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Pottery fragments from prehistoric settlements have provided evidence that people used these as sieves for making cheese, which was one of the early forms of dairy that people could digest. Most people were lactose intolerant at the time:
During the most recent ice age, milk was essentially a toxin to adults because — unlike children — they could not produce the lactase enzyme required to break down lactose, the main sugar in milk. But as farming started to replace hunting and gathering in the Middle East around 11,000 years ago, cattle herders learned how to reduce lactose in dairy products to tolerable levels by fermenting milk to make cheese or yogurt.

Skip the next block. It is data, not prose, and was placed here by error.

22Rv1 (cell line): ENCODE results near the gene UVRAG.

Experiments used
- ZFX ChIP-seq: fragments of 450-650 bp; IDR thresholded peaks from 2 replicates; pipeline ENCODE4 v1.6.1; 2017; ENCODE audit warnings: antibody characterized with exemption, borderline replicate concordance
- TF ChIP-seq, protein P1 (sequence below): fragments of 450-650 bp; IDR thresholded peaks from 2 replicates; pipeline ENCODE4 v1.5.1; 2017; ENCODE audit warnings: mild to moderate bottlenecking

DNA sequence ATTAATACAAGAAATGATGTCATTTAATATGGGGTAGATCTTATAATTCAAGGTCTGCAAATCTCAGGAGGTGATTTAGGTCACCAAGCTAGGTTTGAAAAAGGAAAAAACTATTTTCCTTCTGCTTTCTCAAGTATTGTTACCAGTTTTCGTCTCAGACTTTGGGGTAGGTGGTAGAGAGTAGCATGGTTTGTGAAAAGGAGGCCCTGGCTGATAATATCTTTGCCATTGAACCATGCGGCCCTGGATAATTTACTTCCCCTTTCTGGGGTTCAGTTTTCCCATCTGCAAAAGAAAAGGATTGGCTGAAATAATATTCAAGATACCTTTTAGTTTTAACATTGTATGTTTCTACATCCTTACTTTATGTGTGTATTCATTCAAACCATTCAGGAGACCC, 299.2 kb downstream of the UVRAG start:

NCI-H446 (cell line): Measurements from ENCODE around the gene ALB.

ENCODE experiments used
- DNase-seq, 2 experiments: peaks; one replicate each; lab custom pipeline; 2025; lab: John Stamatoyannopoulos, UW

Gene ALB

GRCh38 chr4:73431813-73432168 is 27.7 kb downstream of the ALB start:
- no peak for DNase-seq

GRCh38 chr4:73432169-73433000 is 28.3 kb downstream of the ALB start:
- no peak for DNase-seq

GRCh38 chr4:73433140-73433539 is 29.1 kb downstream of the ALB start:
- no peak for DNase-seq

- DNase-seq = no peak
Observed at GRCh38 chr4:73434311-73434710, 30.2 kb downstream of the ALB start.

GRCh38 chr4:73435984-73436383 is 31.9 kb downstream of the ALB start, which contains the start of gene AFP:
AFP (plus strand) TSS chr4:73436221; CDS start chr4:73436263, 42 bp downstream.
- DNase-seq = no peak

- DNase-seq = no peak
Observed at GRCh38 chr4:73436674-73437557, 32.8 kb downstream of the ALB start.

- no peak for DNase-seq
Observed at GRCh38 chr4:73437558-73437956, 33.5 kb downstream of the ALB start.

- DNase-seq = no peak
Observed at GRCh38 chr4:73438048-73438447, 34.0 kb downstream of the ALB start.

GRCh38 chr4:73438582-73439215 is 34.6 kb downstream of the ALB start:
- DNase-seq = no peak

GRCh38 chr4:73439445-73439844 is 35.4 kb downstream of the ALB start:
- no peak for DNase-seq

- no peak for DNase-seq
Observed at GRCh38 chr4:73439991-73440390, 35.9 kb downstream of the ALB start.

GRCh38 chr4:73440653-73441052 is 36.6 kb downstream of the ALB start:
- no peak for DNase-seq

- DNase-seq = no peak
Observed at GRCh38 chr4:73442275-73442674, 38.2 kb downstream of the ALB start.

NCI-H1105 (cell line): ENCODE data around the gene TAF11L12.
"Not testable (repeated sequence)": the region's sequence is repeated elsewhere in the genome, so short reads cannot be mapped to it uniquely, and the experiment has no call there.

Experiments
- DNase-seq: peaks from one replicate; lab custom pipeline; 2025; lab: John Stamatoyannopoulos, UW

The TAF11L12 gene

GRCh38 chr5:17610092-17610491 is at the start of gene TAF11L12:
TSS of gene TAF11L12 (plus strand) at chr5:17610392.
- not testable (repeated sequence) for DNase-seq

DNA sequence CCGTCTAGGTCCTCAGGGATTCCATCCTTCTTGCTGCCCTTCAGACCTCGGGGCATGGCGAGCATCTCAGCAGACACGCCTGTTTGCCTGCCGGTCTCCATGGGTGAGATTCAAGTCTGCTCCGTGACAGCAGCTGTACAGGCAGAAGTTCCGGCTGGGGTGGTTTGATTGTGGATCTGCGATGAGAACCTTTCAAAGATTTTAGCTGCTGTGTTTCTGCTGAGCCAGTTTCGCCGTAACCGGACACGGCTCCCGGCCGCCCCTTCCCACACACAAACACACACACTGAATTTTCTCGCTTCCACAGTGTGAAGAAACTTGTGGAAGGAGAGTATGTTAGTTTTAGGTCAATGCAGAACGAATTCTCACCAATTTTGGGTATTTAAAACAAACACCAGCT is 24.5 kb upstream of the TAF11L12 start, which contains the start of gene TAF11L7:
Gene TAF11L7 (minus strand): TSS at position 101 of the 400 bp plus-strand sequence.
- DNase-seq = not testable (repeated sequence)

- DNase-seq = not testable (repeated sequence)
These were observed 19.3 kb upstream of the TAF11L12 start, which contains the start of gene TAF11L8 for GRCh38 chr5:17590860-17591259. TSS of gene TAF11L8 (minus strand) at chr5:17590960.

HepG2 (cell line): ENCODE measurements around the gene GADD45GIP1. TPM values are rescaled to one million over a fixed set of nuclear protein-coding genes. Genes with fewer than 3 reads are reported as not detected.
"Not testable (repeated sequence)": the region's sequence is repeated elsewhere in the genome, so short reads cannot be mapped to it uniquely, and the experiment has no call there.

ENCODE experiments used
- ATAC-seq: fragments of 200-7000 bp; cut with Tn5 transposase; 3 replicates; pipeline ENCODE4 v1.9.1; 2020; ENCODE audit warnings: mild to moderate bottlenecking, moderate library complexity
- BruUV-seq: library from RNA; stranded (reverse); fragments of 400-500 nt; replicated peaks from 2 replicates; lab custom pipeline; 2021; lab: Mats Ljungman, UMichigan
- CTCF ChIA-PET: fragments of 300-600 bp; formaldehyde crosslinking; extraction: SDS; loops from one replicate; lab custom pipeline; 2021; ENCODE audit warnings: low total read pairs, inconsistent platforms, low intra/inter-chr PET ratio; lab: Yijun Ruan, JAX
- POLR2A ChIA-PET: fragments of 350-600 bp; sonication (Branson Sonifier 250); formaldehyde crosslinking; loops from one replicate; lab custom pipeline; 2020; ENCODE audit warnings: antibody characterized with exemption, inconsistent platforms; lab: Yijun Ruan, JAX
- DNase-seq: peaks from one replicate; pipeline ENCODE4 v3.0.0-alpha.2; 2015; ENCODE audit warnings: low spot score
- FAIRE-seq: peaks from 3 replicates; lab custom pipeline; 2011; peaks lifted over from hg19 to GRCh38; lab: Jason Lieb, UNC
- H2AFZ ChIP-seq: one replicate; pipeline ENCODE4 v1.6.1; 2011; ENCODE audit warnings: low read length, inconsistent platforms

The article goes on to say that European man was later able to drink milk into adulthood through a "genetic mutation" which happened thousands of years later. Also, something of which I was unaware:
Young children almost universally produce lactase and can digest the lactose in their mother's milk. But as they mature, most switch off the lactase gene. Only 35% of the human population can digest lactose beyond the age of about seven or eight
The map on the site shows a higher percentage of people from northern Europe as having the ability to drink milk into adulthood through the ability to produce lactase. I guess that since my ancestry originated from that area, I also have that ability. I didn't realize so many people could not drink milk.
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